News / Science & Technology

Bacteria Thrive on Ocean Plastic Debris

A section of plastic filament net is among the debris pulled from the open ocean. (Credit: G. Boyd, SEA Education Association)
A section of plastic filament net is among the debris pulled from the open ocean. (Credit: G. Boyd, SEA Education Association)
TEXT SIZE - +
Rosanne Skirble
Plastic pollution in the ocean is harboring colonies of bacteria that could be harmful, not only to marine animals, but also to humans.
    
Thoughtless habits and practices - a bottle dropped here, a bag thrown there - are creating garbage dumps in the world’s oceans. The flotilla of debris moves with the currents and harms fish and marine mammals that either ingest or get entangled in it.

But for some organisms, it's home. Scientists have discovered a wide diversity of microbes colonizing and thriving on plastic that is polluting the ocean in the so-called plastisphere.  
 
Forever trash
 
It takes about six weeks for a plastic bag or bottle to ride the surface currents from the U.S. East Coast to the Sargasso Sea, in the center of the North Atlantic. The area is a gyre, essentially a big whirlpool that traps and swirls the debris which, unlike other types of trash in the ocean, never bio-degrades.

Bacteria Colonies Thrive on Ocean Plastic Debris
Bacteria Colonies Thrive on Ocean Plastic Debrisi
|| 0:00:00
...
 
🔇
X

This is where Tracy Mincer, a microbiologist with Woods Hole Oceanographic Institution, and colleagues from the Marine Biological Laboratory, joined students aboard a Sea Education Association vessel to sample plastic debris for microbes.  
                                                                                                                                                                                                                                                                                             
“We hypothesized that the microbes on plastic were specifically interacting with it, rather than just a random association," Mincer said. "It’s not just flypaper that is just grabbing on to anything. Things are actually specifically interacting with plastic for a reason.”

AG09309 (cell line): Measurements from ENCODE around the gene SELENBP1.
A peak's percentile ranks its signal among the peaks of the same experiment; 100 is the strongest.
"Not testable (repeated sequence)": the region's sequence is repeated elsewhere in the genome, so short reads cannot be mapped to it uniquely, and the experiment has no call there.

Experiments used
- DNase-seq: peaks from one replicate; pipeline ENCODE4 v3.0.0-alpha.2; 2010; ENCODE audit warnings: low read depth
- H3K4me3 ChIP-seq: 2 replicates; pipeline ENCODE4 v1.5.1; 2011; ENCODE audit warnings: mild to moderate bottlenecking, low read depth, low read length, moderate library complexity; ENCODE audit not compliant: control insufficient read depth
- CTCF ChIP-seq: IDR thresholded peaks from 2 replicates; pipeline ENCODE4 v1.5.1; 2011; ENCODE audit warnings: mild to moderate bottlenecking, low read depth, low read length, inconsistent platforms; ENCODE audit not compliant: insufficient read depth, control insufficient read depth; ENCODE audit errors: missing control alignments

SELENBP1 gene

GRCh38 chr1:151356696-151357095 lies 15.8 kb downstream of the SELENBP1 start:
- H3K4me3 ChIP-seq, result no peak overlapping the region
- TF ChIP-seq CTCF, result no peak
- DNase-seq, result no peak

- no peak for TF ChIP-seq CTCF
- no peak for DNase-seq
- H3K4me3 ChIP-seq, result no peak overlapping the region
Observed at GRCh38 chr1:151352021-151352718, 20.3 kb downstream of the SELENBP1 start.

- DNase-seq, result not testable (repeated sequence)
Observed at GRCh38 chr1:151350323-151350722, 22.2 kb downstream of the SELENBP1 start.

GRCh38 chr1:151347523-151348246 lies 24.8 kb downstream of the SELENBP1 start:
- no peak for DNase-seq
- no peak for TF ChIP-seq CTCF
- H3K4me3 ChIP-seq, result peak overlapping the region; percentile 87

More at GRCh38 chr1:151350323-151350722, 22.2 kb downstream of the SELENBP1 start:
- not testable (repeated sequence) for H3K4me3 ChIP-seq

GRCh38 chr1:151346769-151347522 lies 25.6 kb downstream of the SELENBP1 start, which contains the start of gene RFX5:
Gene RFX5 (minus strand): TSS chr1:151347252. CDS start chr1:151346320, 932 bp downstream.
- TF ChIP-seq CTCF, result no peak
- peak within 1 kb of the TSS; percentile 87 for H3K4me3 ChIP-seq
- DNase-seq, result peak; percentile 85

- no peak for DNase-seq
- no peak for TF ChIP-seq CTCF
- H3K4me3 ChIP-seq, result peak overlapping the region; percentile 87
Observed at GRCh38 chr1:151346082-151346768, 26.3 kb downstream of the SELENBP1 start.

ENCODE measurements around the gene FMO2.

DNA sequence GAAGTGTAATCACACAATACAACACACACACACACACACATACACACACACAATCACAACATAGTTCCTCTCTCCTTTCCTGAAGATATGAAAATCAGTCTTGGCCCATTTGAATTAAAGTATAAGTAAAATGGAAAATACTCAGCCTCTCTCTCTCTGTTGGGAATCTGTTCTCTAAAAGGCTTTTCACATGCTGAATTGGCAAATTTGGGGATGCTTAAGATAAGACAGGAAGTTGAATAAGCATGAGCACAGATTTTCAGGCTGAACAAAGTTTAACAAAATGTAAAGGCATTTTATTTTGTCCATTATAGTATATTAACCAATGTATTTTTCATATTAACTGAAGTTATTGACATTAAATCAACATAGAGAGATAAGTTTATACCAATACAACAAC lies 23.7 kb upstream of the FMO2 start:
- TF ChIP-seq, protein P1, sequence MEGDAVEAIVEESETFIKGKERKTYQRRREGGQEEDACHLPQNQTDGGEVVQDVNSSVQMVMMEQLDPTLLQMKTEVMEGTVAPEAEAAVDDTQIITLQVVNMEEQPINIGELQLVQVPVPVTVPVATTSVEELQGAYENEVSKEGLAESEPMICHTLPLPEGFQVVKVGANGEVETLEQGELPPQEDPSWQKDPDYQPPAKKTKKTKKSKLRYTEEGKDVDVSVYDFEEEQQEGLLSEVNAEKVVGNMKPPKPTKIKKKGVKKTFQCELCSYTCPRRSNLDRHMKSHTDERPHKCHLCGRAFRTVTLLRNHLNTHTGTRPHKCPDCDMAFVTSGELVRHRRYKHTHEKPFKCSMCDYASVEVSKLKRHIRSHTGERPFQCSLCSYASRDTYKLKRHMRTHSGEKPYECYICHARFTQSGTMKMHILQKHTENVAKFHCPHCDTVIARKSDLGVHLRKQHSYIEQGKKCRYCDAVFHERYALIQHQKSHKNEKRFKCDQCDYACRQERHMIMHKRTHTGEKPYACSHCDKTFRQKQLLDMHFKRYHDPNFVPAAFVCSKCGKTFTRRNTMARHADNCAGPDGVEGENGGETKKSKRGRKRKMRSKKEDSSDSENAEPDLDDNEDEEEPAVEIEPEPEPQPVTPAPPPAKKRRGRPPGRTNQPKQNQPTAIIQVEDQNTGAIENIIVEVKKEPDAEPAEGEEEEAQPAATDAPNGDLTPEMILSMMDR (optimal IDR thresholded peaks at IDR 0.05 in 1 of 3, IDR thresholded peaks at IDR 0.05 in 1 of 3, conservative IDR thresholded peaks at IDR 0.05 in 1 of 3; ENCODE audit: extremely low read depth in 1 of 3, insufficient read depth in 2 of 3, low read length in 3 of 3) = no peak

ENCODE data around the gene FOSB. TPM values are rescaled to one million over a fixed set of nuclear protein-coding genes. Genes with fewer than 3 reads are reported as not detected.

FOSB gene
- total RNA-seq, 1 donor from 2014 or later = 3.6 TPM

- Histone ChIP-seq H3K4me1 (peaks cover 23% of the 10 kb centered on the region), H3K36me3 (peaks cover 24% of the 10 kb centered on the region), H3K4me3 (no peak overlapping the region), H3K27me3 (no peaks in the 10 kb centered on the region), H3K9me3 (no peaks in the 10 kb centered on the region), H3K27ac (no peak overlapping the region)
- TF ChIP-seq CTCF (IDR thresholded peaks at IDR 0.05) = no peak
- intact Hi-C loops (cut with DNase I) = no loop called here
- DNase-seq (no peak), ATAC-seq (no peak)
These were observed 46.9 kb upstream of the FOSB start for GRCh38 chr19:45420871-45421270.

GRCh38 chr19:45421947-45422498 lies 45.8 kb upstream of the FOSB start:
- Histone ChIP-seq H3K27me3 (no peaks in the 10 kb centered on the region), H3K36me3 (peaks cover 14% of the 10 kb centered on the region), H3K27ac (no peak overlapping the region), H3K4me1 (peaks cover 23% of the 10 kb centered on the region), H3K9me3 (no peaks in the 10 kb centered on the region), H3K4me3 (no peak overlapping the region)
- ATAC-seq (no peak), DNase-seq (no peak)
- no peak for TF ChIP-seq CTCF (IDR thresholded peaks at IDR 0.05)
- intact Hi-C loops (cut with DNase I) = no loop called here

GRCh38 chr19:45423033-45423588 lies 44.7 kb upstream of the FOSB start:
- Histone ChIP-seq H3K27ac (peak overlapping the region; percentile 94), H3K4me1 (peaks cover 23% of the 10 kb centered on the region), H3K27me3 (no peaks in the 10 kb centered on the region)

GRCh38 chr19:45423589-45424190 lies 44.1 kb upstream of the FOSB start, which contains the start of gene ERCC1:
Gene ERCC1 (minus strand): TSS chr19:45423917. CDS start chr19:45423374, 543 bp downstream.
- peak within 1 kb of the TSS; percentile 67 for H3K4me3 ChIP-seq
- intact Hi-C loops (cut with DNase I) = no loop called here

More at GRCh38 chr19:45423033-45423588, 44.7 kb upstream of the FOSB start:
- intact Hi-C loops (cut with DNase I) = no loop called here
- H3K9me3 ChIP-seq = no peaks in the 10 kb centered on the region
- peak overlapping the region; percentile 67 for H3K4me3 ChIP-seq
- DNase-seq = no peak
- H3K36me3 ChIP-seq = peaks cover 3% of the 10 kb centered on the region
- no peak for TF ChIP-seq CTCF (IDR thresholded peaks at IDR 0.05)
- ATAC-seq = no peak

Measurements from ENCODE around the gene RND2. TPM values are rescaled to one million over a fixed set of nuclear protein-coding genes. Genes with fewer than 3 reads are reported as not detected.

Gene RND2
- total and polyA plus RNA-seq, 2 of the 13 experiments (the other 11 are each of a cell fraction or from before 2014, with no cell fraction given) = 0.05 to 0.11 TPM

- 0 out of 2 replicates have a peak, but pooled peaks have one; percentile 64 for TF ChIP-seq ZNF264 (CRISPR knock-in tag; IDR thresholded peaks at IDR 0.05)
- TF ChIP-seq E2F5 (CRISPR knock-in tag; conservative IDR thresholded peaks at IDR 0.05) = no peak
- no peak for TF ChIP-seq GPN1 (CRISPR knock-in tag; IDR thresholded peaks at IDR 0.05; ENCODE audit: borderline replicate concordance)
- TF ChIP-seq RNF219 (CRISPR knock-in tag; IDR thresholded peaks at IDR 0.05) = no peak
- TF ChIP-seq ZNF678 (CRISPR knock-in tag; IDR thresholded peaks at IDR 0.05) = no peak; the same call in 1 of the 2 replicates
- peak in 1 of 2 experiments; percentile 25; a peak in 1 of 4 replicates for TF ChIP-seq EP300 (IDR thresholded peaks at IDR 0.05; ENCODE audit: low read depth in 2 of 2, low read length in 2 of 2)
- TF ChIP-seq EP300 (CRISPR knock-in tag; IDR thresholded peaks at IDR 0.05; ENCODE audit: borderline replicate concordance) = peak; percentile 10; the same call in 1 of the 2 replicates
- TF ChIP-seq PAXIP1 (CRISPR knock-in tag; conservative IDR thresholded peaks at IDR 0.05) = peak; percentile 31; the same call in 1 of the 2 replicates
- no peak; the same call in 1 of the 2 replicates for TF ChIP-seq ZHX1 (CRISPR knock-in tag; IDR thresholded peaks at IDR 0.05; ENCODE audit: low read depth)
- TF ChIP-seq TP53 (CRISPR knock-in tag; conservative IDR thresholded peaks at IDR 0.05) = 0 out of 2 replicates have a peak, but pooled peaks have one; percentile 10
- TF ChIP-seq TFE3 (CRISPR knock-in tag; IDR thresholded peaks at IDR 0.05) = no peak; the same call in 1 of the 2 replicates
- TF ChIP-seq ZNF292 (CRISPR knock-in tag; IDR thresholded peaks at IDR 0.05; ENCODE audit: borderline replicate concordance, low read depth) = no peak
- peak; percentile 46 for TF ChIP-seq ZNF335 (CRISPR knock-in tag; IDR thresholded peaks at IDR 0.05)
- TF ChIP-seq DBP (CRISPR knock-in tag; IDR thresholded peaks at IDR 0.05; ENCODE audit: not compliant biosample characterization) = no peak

The team skimmed the surface with fine nets, collecting confetti size bits of plastic. They analyzed the plastic with electron scanning tools and gene sequencing techniques. They found rich colonies of bacteria, including some that they hadn’t expected, which they called 'pit formers.'

  • Sea Education Association (SEA) sailing research ship Corwith Cramer under sail. (Credit: E. Zettler, SEA Education Association)
  • SEA Semester Chief Mate Rocky Hadler tows a net aboard the Crowith Cramer. (Credit: E. Zettler, SEA Education Association)
  • SEA Semester students Allison Adams and Annie Scofield retrieve nets with plastic and plankton in them. (Credit: E. Zettler, SEA Education Association)
  • Section of plastic filament net pulled aboard from the open ocean. (Credit: G. Boyd, SEA Education Association)
  • Plastic marine debris pieces picked from net contents. (Credit: E. Zettler, SEA Education Association)
  • Students and scientists work in the shipboard laboratory. (Credit: E. Zettler, SEA Education Association)
  • SEA student Allison Adams sorts plastic under a microscope. (Credit: E. Zettler, SEA Education Association)
  • An experiment shows biofilm of micro-organisms that develop after only a couple of weeks in the open ocean. (Credit: Lily Patterson & Helena Oldenbourg)